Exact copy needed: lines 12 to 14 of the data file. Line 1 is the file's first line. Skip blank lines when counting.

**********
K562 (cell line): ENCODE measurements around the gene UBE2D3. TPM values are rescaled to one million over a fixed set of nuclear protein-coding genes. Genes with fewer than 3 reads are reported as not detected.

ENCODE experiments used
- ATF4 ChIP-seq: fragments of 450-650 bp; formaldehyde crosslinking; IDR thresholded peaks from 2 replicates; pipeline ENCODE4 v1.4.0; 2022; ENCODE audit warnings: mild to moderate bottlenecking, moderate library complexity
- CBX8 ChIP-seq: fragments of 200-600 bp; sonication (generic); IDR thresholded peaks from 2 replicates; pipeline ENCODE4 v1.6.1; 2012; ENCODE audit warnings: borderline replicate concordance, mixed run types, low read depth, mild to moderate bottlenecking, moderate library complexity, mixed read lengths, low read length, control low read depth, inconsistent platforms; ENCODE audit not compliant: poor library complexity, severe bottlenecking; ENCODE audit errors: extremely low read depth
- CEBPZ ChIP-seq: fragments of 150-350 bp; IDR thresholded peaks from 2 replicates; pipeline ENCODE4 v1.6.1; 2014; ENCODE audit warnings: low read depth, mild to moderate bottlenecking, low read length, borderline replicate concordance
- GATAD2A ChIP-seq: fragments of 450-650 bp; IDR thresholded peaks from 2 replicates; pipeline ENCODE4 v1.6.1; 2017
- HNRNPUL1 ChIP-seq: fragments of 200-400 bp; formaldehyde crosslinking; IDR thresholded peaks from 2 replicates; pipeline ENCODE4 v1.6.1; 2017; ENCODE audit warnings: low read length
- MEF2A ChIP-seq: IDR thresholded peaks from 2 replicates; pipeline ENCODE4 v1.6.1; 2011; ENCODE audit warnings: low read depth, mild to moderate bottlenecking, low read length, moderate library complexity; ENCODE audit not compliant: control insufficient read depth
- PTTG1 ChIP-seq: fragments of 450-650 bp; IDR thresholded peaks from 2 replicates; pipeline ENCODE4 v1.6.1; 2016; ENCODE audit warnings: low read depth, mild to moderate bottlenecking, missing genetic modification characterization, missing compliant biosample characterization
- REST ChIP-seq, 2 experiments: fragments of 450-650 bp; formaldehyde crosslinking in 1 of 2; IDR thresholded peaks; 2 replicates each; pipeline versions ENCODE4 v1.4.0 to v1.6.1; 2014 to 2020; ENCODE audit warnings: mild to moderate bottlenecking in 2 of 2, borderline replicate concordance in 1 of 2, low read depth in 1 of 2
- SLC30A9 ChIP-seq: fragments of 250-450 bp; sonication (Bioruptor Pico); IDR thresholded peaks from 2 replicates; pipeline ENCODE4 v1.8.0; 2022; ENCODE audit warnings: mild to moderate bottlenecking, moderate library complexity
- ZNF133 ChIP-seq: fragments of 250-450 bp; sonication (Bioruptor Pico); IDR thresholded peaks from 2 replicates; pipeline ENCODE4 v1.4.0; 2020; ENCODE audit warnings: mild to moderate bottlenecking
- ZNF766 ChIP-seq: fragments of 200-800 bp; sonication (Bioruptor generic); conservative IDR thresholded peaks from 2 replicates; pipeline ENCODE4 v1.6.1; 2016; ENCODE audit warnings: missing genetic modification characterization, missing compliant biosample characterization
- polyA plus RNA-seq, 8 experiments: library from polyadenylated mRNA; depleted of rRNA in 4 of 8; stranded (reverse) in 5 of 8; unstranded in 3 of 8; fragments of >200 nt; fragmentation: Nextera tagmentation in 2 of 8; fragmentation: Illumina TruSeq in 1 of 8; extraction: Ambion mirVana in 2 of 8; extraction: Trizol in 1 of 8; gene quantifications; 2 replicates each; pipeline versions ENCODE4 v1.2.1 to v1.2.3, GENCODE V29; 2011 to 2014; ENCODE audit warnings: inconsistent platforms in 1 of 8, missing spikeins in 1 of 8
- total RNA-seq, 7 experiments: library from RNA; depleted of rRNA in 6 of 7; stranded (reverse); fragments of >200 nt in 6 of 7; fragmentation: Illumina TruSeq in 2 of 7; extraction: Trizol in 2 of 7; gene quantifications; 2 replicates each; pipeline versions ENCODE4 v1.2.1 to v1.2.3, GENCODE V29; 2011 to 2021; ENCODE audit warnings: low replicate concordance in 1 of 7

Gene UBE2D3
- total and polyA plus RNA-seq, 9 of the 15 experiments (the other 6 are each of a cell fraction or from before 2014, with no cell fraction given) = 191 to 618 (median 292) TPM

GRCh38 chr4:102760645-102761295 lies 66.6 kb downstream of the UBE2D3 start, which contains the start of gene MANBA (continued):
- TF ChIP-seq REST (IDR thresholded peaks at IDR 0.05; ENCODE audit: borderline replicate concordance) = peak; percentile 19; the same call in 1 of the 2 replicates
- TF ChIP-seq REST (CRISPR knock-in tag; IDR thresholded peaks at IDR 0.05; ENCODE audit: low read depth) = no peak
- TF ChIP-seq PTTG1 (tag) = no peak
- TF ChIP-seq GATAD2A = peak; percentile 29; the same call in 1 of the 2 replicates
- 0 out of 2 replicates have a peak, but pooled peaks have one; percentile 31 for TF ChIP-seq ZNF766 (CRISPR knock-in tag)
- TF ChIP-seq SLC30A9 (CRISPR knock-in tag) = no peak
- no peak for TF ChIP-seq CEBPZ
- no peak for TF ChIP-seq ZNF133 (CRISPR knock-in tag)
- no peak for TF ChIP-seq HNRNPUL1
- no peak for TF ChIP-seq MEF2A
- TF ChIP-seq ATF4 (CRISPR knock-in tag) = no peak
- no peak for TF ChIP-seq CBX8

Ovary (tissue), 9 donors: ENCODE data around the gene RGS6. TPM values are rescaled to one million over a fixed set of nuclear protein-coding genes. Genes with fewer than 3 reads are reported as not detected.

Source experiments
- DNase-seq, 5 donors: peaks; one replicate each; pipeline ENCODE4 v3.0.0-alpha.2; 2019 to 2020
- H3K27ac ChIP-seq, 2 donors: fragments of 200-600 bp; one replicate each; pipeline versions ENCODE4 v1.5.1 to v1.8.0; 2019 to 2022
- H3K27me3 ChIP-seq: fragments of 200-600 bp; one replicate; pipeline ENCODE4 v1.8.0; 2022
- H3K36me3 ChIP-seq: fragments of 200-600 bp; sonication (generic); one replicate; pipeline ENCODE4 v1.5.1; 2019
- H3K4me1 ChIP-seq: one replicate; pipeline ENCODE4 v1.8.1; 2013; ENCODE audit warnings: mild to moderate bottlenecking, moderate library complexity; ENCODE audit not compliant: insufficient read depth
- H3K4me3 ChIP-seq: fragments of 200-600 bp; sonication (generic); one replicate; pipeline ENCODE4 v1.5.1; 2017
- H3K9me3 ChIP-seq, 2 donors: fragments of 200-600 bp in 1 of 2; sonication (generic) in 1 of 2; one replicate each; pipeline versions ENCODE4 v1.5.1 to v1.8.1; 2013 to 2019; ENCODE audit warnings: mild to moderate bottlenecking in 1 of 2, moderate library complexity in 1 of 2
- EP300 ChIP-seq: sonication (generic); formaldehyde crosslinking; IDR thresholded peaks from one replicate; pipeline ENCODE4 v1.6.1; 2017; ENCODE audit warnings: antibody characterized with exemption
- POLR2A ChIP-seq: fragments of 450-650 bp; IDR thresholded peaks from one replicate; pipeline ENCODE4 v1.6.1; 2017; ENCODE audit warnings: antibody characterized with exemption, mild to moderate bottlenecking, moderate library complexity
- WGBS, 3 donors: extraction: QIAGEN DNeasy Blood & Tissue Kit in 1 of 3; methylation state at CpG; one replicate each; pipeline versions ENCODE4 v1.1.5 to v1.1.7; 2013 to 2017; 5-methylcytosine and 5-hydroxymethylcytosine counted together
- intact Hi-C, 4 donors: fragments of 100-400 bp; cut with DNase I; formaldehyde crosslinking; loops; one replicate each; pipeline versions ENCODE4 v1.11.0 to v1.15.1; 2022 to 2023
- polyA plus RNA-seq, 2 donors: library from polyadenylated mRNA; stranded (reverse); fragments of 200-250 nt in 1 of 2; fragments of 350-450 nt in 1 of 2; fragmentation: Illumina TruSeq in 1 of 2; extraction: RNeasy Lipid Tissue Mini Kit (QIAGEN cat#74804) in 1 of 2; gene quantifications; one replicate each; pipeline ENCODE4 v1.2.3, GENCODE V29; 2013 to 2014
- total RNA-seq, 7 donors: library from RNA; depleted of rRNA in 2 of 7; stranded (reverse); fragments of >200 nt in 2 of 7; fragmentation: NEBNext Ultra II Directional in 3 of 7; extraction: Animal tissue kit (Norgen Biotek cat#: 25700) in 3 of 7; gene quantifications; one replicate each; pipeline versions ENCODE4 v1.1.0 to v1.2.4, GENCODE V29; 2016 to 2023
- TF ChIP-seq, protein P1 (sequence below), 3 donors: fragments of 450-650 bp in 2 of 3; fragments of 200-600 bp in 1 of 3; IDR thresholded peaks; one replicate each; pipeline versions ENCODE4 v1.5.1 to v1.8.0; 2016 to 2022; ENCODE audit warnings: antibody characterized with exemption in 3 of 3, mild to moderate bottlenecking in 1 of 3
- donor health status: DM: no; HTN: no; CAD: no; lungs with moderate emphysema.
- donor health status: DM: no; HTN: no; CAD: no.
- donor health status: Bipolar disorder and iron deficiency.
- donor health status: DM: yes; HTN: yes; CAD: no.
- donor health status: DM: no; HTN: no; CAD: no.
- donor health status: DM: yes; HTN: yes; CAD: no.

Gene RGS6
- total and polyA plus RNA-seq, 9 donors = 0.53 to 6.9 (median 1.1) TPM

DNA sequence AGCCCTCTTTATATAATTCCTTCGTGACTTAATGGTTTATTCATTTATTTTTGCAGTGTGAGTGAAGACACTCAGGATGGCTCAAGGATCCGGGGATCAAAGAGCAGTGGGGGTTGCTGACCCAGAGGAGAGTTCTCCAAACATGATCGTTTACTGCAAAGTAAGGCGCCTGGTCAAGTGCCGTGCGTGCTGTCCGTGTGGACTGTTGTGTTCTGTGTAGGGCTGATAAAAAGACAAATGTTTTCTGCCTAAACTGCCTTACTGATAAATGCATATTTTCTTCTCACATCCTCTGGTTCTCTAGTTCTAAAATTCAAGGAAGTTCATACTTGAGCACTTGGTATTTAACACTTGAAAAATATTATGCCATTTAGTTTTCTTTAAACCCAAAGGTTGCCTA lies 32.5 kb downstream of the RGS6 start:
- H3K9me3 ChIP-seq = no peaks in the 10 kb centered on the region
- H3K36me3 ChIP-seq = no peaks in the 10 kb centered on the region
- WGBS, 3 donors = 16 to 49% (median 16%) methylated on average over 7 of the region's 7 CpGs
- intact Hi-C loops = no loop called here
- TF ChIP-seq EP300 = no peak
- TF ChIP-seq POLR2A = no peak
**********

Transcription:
- ZNF133 ChIP-seq: fragments of 250-450 bp; sonication (Bioruptor Pico); IDR thresholded peaks from 2 replicates; pipeline ENCODE4 v1.4.0; 2020; ENCODE audit warnings: mild to moderate bottlenecking
- ZNF766 ChIP-seq: fragments of 200-800 bp; sonication (Bioruptor generic); conservative IDR thresholded peaks from 2 replicates; pipeline ENCODE4 v1.6.1; 2016; ENCODE audit warnings: missing genetic modification characterization, missing compliant biosample characterization
- polyA plus RNA-seq, 8 experiments: library from polyadenylated mRNA; depleted of rRNA in 4 of 8; stranded (reverse) in 5 of 8; unstranded in 3 of 8; fragments of >200 nt; fragmentation: Nextera tagmentation in 2 of 8; fragmentation: Illumina TruSeq in 1 of 8; extraction: Ambion mirVana in 2 of 8; extraction: Trizol in 1 of 8; gene quantifications; 2 replicates each; pipeline versions ENCODE4 v1.2.1 to v1.2.3, GENCODE V29; 2011 to 2014; ENCODE audit warnings: inconsistent platforms in 1 of 8, missing spikeins in 1 of 8